Doctorate in Communication, Culture & Media
The PhD in Communication, Culture and Media offers students the opportunity to become experts in a variety of topics, such as:
- political communication (especially war and conflict)
- media treatment of immigration and immigrants
- consumer culture and culture change under commodification of the self
- theoretical and methodological approaches to social media, discourse and political economy
- social justice issues
- popular music and fashion
PhD students are continuously exposed to opportunities to enrich their academic and experience and career outlook. Students regularly present work at the meetings of the National Communication Association, the International Communication Association, the Eastern Communication Association and the Popular Culture Association. Former and current students have published work on political communication, new media, mediated communication and intergenerational perception, consumerism and messages, business communication, diversity, and critical media studies. Students also excel in research methods in high demand in communication studies, including quantitative analysis, network analysis, online ethnography, mixed-methods approaches and discourse analysis.
PhD in Communications Coursework
The PhD coursework is structured around a set of required core courses, a set of required seminars with rotating topics, and electives in graduate communication lecture courses, independent study work and dissertation credit.
All students in the program take five common core courses. They then take no less than five courses chosen from the Culture and Communications (COM) seminar offerings. Students are encouraged to take additional seminars after meeting this requirement since seminar courses enable collaborative relationships with professors and introduce students to the scholarly community.
After completing the core requirements and a sequence of seminars, students take a minimum of 10 additional courses from existing graduate level lecture courses (depending on their interests and research needs). Students may take up to two graduate courses (six credits) outside the department. Additional credits to meet the 90 credit requirement come from independent study and dissertation credits.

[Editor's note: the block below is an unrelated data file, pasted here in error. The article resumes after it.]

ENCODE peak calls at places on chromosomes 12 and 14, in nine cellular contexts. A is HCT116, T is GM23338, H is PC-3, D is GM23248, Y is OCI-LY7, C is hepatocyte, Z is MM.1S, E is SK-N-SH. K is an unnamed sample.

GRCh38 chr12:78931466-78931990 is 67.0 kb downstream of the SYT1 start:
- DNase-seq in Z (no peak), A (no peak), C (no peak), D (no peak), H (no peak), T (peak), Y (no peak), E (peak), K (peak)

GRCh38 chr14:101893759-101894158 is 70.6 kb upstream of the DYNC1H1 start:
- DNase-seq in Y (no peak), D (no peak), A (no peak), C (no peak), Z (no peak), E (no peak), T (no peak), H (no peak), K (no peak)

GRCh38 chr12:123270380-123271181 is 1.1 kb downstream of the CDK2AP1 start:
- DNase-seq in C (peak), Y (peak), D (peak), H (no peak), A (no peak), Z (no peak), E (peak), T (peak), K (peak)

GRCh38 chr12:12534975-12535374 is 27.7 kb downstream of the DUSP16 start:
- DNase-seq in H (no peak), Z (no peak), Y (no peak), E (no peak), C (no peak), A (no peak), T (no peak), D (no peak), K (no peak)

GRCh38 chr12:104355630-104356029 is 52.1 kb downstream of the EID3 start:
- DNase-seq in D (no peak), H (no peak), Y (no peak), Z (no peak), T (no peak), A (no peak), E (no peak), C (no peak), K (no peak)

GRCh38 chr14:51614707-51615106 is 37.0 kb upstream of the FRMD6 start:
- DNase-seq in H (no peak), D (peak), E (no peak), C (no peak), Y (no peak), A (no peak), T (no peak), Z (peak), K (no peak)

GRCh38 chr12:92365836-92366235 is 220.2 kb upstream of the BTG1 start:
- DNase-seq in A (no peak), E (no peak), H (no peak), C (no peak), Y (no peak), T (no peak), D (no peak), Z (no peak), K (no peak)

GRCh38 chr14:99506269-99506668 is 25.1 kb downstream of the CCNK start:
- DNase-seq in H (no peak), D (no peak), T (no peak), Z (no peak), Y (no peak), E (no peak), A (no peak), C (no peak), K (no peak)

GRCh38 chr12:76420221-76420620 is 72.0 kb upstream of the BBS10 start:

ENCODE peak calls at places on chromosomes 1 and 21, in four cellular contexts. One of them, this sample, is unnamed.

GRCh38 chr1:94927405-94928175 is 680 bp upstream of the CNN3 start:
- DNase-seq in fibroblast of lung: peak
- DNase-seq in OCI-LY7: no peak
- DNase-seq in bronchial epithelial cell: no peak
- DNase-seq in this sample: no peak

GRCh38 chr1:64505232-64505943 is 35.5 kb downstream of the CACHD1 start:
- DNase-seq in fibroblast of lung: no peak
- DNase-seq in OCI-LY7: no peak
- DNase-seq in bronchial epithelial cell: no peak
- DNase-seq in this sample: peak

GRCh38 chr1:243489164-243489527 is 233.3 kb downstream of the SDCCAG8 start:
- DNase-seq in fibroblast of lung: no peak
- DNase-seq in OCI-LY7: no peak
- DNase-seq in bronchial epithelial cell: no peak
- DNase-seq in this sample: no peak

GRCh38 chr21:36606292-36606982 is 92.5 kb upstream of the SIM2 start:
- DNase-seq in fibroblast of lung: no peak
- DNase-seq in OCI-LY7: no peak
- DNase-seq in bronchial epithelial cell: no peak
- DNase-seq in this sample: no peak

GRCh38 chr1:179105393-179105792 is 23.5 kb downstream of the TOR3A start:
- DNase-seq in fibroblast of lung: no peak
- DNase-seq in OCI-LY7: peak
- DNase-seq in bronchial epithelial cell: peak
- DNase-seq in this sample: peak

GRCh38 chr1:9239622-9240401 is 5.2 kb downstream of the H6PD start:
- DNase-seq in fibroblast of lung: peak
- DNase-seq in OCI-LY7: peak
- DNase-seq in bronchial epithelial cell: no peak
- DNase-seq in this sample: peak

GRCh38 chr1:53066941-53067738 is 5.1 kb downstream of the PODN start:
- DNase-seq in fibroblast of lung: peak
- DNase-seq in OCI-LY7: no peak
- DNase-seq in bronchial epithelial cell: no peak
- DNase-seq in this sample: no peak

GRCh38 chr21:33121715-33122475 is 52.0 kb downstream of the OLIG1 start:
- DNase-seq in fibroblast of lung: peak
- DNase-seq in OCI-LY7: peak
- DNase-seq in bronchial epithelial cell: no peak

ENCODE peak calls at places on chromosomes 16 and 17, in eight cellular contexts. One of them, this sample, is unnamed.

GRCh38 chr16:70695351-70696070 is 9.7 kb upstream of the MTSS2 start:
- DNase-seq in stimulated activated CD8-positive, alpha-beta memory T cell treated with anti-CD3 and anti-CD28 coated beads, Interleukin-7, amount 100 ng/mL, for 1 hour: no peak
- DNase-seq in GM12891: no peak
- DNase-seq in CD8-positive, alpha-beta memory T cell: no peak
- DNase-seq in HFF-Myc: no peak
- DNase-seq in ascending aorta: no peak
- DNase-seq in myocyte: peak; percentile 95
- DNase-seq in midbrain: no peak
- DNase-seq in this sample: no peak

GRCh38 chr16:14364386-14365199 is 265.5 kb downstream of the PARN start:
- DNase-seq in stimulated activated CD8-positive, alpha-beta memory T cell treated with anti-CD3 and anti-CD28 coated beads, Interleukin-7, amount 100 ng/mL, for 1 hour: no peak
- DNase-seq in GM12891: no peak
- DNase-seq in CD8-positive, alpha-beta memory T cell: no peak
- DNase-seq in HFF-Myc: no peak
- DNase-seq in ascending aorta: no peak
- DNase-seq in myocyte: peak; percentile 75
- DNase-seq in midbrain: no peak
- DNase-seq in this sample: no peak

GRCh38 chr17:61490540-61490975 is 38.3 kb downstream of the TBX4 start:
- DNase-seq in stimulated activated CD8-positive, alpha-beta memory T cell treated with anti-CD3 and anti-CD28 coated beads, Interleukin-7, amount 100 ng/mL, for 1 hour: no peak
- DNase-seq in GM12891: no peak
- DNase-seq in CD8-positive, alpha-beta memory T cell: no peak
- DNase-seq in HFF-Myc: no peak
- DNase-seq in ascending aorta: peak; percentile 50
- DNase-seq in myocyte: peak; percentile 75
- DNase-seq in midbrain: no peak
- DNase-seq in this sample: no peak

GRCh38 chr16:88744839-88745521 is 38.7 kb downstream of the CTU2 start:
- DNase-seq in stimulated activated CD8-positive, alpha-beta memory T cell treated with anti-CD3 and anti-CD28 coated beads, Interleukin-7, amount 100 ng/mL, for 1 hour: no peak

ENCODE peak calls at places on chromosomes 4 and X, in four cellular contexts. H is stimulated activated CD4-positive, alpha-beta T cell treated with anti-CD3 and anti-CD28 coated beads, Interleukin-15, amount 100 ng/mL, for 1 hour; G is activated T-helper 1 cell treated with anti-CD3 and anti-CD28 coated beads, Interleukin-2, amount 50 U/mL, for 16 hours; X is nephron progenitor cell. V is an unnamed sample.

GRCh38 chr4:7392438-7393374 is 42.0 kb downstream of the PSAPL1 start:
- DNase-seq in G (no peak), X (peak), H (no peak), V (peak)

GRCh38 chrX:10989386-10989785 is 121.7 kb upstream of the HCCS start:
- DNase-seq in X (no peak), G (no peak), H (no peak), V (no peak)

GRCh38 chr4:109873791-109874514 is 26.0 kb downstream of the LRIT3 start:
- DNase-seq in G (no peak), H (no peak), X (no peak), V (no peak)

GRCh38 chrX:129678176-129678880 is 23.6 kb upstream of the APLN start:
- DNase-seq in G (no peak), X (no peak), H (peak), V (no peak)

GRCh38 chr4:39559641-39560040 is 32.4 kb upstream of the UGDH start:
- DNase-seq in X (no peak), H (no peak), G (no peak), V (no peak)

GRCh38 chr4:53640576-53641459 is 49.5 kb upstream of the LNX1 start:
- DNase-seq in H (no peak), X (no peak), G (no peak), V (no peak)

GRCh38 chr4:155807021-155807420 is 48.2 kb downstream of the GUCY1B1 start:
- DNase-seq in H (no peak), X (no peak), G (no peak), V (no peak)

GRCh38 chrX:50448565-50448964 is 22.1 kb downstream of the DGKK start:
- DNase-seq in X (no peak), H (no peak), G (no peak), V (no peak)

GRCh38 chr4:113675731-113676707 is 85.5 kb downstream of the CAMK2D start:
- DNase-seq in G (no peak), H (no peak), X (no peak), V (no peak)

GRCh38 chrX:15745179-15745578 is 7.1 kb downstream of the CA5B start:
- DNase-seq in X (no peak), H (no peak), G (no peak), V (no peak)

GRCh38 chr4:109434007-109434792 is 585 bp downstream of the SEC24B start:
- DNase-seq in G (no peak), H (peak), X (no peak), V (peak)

Communications PhD Applicant Information
The PhD in Communication, Culture and Media has an application submission deadline of December 15th, and admits about three students each fall. As a small program, students work closely with faculty and serve as research or teaching assistants as part of their training.
Qualifying Exams and Prerequisites for Communications PhD Programs
After students complete 45.0 credits, which is usually at the end of their sixth term, they take a qualifying examination. The qualifying exam is offered at the end of June and is composed of three parts: theory, methods and a content area. Students are given the grade of fail, pass or high pass on the exam. A grade of pass in all three sections of the exam is required to qualify for the PhD. Students who do not pass one out of three sections of the exam on the first attempt may retake the section one time to qualify for the PhD. If they do not pass the second time, they will be dismissed from the program. When a student passes all three sections of the exam, the proper paperwork is filed with the University graduate office and the student advances to candidacy.
Students will defend their dissertation and graduate towards the end of their fifth or sixth year, during either the Spring or Summer Quarters.
Recent CCM Alumni Academic Placements
- Chestnut Hill College, Philadelphia, Pennsylvania
- Drexel University, Philadelphia, Pennsylvania
- Rensselaer Polytechnic Institute (RPI), Troy, New York
- Rowan University, Glassboro, New Jersey
- St. John’s University, Jamaica, New York
Teaching Fellow Policy
The College of Arts and Sciences regards training in pedagogy and instruction to be core to the mission of doctoral education. Therefore, all PhD students in the College are required to perform significant teaching duties (defined over multiple terms) during their pursuit of their degree. These activities may include, but are not limited to:
- Supervising teaching labs
- Running course recitations
- Teaching as the primary instructor
- Running student seminars
- Training junior researchers in core research methods
- Running or actively participating in pedagogical seminars or conferences
Alternate fulfillment of this requirement is at the discretion of the program director and the head of the student's home department.
Learn more about the degree in the Course Catalog
APPLY FOR a graduate DEGREE IN Communication, Culture & Media
Apply for a graduate degree in Communication, Culture and Media or visit campus to get firsthand information about a Drexel education. Contact firstname.lastname@example.org for more information.